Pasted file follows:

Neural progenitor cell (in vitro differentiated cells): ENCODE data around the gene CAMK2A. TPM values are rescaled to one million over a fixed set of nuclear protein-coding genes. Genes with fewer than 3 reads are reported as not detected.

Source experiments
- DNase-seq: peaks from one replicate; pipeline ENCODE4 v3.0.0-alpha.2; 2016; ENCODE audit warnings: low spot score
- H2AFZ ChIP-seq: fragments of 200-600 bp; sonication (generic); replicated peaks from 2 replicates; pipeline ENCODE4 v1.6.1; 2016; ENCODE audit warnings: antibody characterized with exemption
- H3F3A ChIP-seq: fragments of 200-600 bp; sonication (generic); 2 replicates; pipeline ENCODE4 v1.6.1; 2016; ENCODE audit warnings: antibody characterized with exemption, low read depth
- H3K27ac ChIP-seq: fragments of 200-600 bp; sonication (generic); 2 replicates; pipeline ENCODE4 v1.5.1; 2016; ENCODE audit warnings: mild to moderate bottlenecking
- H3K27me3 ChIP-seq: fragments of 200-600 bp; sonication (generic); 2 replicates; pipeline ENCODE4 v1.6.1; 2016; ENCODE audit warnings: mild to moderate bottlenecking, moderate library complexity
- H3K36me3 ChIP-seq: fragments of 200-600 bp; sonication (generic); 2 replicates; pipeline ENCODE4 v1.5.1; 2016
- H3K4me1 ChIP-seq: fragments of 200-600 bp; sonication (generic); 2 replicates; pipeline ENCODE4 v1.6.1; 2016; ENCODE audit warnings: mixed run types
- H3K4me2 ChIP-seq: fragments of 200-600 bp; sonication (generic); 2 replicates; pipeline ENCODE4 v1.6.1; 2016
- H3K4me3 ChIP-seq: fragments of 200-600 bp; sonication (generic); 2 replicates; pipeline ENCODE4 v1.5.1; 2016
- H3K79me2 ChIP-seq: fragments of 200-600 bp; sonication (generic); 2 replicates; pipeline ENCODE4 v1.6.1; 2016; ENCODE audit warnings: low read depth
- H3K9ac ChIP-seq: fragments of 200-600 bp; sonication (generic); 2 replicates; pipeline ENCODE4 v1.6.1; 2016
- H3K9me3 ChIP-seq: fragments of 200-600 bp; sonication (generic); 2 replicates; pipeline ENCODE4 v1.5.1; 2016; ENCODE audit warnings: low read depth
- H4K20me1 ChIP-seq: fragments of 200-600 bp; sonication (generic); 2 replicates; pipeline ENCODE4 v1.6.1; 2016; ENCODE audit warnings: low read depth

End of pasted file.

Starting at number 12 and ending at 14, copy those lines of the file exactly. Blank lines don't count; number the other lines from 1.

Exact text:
- H3K79me2 ChIP-seq: fragments of 200-600 bp; sonication (generic); 2 replicates; pipeline ENCODE4 v1.6.1; 2016; ENCODE audit warnings: low read depth
- H3K9ac ChIP-seq: fragments of 200-600 bp; sonication (generic); 2 replicates; pipeline ENCODE4 v1.6.1; 2016
- H3K9me3 ChIP-seq: fragments of 200-600 bp; sonication (generic); 2 replicates; pipeline ENCODE4 v1.5.1; 2016; ENCODE audit warnings: low read depth